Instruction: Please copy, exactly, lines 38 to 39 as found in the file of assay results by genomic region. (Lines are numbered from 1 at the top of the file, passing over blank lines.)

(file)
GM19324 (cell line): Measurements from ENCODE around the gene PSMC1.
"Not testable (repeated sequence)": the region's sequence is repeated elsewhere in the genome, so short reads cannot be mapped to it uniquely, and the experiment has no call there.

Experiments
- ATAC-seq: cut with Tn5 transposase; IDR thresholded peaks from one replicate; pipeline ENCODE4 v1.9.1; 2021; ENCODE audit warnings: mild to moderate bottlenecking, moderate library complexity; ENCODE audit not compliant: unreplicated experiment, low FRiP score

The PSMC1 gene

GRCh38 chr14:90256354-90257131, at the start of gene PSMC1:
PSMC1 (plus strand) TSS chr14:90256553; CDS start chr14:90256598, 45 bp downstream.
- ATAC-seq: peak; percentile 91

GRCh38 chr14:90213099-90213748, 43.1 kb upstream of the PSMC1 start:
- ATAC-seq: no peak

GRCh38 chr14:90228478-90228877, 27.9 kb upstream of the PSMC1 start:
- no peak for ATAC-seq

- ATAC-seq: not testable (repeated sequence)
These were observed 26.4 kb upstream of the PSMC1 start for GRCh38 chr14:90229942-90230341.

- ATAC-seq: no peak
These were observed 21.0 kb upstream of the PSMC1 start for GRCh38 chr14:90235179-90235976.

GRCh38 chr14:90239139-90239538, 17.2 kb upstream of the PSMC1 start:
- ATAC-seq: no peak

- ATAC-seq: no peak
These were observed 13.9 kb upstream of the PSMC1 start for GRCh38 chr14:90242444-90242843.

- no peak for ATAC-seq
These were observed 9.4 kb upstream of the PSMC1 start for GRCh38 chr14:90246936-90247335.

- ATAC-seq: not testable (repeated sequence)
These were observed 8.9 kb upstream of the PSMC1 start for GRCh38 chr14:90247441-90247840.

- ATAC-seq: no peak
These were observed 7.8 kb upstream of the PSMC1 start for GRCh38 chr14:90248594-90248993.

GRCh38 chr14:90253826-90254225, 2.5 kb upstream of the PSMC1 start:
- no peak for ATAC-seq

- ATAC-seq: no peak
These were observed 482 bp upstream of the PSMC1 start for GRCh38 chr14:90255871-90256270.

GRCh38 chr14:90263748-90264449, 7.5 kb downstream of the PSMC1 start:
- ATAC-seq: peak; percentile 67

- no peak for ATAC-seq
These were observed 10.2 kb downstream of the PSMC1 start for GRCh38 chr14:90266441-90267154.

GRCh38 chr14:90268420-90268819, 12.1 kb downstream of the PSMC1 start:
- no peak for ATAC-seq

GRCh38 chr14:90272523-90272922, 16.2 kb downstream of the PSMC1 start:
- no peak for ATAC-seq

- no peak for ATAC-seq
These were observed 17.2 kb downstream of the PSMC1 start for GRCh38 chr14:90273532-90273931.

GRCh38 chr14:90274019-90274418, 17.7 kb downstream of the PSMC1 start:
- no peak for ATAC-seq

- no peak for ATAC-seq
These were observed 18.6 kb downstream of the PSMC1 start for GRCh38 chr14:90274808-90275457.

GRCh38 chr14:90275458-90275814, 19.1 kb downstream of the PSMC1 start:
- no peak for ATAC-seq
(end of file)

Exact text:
- no peak for ATAC-seq

- no peak for ATAC-seq